Cost Of Contesting A Will

The costs of contesting a Will are dependent on a number of factors, including but not limited to:

  1. The nature and complexity of the dispute/claim.
  2. The issues involved.
  3. The evidence which has to be gathered/considered.
  4. Whether expert evidence is required e.g. handwriting expert, psychiatric expert, valuation evidence, medical reports.
  5. The approach adopted by the parties to the dispute/claim and whether the parties adopt a consensual or adversarial approach.
  6. How far the matter progresses; i.e. whether it is resolved by negotiation/mediation or proceeds to Court trial.

Costs Of Contesting A Will

Tollers’ costs are based on time spent on a matter, and charged at an hourly rate. All time is recorded on the basis of 10 units per hour, each unit being 6 minutes. Letters, emails, telephone calls, meetings and perusal/preparation of documents are charged on a time spent basis, with a minimum charge of 1 unit.

Disbursements are 3rd party expenses, payable upfront on account, and may include, by way of example, Court fees, expert fees, Counsel fees etc.

Counsel (a barrister) may be instructed at any time during the course of a matter and is typically engaged to advise on the merits of a claim, to draft Court proceedings and represent the client at Court.

Legal Aid is not available for contesting a Will and so, in the first instance, the parties should check whether they have legal expenses insurance cover, or another scheme that may pay, or assist with the payment of legal fees. This could be under a specific legal expenses policy, or under a more general policy, such as household insurance.

In some circumstances, it may be possible to obtain litigation funding from a third-party provider (known as After the Event Insurance). The application process is rigorous and often the funder will want to see a favourable barrister’s opinion on the merits of a claim, which will be charged on a private fee-paying basis.

In any challenge to a Will, there are frequently three distinct parties involved (each party may be one or more persons):-

  1. The person(s) seeking to contest a Will.
  2. The Executor(s), whose role is entirely neutral but who will be engaged in the process to provide relevant information concerning the Deceased’s estate, to the parties and to the Court.
  3. The beneficiary (beneficiaries) of the disputed Will who defend the claim(s).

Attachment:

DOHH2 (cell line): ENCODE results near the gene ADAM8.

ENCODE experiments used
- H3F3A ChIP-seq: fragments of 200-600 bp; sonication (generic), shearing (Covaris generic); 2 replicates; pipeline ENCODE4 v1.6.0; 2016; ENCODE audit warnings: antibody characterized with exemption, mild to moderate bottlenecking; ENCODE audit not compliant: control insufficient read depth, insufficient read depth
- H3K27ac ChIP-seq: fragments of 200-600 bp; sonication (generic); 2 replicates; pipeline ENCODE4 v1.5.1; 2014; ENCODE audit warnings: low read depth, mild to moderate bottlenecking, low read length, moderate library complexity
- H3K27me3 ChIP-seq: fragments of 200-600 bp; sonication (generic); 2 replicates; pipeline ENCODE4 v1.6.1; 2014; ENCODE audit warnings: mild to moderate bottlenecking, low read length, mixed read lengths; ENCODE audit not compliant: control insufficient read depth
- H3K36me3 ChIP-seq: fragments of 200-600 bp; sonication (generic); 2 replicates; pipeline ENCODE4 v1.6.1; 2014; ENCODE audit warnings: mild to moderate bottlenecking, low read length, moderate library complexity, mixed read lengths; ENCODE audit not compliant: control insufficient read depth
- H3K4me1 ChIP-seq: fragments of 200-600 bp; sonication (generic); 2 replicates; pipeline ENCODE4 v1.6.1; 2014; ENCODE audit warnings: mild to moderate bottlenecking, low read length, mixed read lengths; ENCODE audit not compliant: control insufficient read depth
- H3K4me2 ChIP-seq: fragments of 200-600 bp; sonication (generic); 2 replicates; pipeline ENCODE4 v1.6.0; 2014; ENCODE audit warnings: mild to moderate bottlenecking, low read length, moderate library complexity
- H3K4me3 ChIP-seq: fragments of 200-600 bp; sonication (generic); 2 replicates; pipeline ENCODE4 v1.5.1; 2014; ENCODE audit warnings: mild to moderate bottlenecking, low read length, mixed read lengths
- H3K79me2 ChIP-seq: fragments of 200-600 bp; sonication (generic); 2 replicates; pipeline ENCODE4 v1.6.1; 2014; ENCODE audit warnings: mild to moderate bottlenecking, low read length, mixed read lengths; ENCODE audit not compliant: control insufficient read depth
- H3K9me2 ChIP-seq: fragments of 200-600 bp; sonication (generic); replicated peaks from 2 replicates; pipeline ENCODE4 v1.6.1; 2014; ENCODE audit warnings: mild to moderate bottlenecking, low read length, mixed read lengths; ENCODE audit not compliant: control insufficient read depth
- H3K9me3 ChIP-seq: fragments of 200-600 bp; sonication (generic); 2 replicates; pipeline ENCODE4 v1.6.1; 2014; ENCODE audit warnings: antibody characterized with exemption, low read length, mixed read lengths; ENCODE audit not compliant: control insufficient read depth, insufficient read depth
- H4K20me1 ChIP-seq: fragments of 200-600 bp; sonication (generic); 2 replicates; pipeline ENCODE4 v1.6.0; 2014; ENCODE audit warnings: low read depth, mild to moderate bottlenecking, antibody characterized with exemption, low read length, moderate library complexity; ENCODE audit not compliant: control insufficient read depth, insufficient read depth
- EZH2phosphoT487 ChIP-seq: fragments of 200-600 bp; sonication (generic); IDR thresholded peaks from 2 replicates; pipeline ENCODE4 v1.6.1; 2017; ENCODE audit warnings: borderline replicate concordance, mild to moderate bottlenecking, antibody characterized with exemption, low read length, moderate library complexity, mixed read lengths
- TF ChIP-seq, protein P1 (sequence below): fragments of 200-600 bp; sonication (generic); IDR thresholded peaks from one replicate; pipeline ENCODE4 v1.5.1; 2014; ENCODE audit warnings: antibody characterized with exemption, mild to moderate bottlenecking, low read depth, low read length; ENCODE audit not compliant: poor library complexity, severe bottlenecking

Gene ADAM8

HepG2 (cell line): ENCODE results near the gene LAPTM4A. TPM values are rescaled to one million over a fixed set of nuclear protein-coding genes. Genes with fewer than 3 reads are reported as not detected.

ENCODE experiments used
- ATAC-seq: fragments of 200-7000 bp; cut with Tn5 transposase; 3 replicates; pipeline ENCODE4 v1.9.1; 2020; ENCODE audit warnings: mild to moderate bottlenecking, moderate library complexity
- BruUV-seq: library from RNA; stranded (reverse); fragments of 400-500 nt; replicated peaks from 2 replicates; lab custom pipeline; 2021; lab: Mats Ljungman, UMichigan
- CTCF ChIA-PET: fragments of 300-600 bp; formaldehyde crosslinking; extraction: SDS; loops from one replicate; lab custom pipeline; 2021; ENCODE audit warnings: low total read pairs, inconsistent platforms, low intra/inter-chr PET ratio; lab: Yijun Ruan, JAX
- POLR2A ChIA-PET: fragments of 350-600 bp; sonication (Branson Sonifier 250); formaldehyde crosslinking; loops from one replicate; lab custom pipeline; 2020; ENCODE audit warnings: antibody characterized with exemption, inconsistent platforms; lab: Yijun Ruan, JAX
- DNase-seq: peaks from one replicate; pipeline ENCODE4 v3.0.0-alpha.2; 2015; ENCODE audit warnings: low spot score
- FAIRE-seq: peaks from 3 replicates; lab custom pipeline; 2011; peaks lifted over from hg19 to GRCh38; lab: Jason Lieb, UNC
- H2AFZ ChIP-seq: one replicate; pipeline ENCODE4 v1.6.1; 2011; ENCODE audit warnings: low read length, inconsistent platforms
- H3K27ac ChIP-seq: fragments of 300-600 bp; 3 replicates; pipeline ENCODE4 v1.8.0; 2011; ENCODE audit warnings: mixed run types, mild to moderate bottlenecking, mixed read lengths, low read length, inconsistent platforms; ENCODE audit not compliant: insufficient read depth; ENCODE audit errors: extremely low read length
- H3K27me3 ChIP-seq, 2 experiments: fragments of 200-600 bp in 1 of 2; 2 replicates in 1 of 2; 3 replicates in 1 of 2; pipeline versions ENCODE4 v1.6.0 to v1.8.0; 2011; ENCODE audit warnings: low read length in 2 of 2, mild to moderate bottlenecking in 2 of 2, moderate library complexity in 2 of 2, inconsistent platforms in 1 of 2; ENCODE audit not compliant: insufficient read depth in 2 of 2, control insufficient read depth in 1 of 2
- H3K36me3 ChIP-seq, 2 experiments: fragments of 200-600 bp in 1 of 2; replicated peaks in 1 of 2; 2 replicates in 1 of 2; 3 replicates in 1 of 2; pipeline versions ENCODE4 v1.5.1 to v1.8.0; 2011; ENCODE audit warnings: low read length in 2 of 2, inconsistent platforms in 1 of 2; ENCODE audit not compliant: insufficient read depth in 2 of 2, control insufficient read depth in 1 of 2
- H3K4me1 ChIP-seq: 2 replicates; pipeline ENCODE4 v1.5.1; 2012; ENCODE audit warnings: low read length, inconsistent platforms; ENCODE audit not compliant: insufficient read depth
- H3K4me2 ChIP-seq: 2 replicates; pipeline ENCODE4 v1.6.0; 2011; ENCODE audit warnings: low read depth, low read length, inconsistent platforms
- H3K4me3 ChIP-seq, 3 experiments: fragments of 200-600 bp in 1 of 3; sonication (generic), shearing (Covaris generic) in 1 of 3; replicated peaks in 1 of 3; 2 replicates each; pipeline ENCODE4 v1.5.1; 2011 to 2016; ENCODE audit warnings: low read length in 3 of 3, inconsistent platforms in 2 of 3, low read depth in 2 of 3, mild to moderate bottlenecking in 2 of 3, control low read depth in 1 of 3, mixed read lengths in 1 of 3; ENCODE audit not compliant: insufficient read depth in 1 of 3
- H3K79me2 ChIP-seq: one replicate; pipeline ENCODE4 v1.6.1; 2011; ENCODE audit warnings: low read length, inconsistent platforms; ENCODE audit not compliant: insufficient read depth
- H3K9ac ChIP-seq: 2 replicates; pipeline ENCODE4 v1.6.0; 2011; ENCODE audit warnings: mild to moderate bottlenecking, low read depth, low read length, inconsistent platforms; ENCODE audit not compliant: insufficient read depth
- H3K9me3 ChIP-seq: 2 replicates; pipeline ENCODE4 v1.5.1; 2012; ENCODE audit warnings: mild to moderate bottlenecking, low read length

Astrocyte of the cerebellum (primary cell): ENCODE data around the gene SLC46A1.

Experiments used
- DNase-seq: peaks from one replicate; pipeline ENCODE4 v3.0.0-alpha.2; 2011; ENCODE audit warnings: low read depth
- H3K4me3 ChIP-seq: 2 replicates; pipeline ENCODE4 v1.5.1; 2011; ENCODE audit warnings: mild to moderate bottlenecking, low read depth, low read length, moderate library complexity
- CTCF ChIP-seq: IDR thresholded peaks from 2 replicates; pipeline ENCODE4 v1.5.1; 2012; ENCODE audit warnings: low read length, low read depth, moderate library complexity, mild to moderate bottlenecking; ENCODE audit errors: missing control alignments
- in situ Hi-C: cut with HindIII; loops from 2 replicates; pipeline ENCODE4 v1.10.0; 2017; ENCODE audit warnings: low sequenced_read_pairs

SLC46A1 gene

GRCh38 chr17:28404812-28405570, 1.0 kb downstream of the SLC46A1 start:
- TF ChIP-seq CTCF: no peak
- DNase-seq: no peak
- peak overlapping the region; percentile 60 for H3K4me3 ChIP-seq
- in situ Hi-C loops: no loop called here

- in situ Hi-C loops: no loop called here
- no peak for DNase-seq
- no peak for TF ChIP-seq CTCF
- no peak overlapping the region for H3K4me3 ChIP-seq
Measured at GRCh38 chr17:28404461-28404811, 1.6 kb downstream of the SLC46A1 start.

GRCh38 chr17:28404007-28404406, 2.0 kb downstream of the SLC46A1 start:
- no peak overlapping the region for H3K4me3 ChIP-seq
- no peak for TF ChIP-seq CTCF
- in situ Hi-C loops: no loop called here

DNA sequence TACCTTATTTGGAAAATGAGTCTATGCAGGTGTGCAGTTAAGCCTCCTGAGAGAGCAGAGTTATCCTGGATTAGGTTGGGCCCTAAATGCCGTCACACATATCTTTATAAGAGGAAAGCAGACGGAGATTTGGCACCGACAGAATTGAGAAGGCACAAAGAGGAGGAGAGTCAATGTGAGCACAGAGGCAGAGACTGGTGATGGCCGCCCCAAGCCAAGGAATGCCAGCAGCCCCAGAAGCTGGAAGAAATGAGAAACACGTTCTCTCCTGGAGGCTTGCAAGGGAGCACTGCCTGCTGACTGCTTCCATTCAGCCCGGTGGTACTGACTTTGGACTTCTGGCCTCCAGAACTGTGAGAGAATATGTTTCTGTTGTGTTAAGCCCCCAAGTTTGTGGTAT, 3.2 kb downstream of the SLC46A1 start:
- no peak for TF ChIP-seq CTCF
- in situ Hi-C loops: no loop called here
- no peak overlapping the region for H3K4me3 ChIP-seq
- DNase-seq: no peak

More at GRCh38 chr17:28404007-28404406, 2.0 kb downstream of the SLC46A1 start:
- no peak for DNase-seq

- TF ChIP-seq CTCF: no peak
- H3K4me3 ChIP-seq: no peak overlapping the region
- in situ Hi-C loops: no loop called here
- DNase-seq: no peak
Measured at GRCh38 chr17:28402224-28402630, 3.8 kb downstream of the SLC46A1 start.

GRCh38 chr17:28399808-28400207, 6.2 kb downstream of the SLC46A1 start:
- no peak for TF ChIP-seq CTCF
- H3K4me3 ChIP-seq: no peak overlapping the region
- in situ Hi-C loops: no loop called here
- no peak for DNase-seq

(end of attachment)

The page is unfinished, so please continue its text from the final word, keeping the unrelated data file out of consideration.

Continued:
2 and 3 may often be the same individual.

A claim may therefore involve 3 or more sets of solicitors, particularly if the beneficiaries themselves have conflicting interests/views.

Rules Of Contesting A Will

If Court proceedings ensue, then the normal rules of litigation apply, meaning that the losing party pays the winning party’s costs. However, the Court retains complete discretion as to costs and may make any order they see appropriate. Costs will usually be assessed by the Court, and in most cases, the neutral Executors’ costs are recovered in full (either from the losing party or the estate), whilst the winning party will recover a large portion of their fees, but not all, from the losing party. The losing party also remains responsible for their own costs.

As mentioned above, in certain circumstances the Court may depart from the usual order on costs, for example,

  1. If it considers that the Deceased is responsible for, or contributed towards the claim, by their actions or inaction in life.
  2. A party wins on one but not all claims brought, it may only receive costs in respect of those successful claims, or a percentage of costs overall.
  3. Where a party behaves unreasonably it may disallow certain costs in any event.
  4. Where the ultimate order of the Court fails to better an earlier offer to settle, or Part 36 offer by the opponent.
  5. Where undue influence and/or fraud is alleged but does not succeed, the Court may award greater costs penalties.

In bringing and defending proceedings, it is worth considering trying to protect against any adverse costs order. In those circumstances, consideration should be given to putting forward a without prejudice proposal, or offer under Part 36 of the Civil Procedure Rules 1998 (known as a Part 36 offer). Information regarding the use of Part 36 offers can be discussed in further detail. However, unlike other claims against an estate, where the validity of the will is being contested, the Court is being asked to determine whether the will is valid or not, there is no middle ground.

Talk to Tollers

For further advice on the costs of contesting a Will…Talk to Tollers. Our highly experienced and dedicated team are here to help

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Our Cost Of Contesting A Will Experts

Annabel Harding
Trainee Solicitor
Annabel graduated from the University of Sheffield in June 2019 with a LLB Law with Honours degree and joined Tollers in November 2019. She is the first trainee solicitor at Tollers to undertake the Graduate Solicitor Apprenticeship Programme, and alongside her training with the Firm, Annabel is also studying towards the Solicitors Qualifying Exams.
Kerry Green
Kerry joined Tollers in April 2023 as a Paralegal working in the Corby Contentious Trust and Probate Department.
Tiffany Benson
Tiffany is a Partner and Head of Contentious Trusts and Probate at the Firm...
Annabel Harding
Trainee Solicitor
Kerry Green
Tiffany Benson
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